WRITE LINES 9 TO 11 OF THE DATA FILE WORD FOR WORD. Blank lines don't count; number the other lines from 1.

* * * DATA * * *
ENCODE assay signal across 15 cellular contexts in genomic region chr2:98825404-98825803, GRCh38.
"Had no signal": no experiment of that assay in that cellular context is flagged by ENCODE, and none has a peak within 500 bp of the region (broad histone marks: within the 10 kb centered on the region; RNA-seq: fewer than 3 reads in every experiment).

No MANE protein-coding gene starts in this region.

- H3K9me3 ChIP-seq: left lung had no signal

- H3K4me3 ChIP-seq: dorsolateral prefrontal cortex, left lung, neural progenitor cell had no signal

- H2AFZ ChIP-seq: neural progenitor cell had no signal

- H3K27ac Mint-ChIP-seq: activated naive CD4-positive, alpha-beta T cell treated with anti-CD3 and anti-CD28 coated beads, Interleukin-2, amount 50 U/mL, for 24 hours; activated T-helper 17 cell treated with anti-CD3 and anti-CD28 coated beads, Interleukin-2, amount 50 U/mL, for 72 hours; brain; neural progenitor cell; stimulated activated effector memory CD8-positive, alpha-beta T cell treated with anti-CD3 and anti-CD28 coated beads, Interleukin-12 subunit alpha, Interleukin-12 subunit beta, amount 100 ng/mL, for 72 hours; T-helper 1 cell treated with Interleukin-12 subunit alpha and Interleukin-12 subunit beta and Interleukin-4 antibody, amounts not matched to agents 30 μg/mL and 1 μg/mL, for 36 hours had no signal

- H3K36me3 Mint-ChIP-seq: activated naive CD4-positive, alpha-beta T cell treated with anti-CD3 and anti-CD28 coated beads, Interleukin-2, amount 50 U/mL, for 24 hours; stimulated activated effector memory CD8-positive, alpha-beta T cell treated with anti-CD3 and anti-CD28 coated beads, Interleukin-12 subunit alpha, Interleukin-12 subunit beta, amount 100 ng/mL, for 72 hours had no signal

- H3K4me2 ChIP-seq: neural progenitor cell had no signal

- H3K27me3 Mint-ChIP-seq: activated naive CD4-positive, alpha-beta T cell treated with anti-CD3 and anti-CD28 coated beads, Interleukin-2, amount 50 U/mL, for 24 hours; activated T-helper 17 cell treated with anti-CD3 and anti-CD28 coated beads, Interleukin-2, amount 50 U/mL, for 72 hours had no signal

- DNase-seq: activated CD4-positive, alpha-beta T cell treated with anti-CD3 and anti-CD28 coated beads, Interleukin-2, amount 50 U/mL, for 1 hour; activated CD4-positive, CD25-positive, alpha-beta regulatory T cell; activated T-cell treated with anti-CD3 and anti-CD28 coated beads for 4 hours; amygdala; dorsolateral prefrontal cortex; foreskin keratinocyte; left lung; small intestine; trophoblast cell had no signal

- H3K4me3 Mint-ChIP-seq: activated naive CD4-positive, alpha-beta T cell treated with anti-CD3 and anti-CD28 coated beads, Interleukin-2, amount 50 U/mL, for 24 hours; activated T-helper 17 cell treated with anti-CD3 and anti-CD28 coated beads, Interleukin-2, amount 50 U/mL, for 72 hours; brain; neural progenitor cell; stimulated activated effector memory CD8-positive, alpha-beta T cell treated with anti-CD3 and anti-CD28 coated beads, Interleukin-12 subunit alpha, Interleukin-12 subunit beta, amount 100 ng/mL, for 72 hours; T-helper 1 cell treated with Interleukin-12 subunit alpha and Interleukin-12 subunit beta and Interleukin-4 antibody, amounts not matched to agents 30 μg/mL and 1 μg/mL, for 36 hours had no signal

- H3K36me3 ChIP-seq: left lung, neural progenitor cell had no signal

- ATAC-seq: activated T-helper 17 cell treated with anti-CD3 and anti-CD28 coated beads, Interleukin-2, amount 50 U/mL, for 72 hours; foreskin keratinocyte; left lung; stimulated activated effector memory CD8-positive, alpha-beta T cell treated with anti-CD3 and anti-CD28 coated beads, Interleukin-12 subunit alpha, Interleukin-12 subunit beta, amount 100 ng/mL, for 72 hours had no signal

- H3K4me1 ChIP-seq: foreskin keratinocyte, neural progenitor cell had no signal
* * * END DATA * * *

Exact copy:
- H3K4me2 ChIP-seq: neural progenitor cell had no signal

- H3K27me3 Mint-ChIP-seq: activated naive CD4-positive, alpha-beta T cell treated with anti-CD3 and anti-CD28 coated beads, Interleukin-2, amount 50 U/mL, for 24 hours; activated T-helper 17 cell treated with anti-CD3 and anti-CD28 coated beads, Interleukin-2, amount 50 U/mL, for 72 hours had no signal

- DNase-seq: activated CD4-positive, alpha-beta T cell treated with anti-CD3 and anti-CD28 coated beads, Interleukin-2, amount 50 U/mL, for 1 hour; activated CD4-positive, CD25-positive, alpha-beta regulatory T cell; activated T-cell treated with anti-CD3 and anti-CD28 coated beads for 4 hours; amygdala; dorsolateral prefrontal cortex; foreskin keratinocyte; left lung; small intestine; trophoblast cell had no signal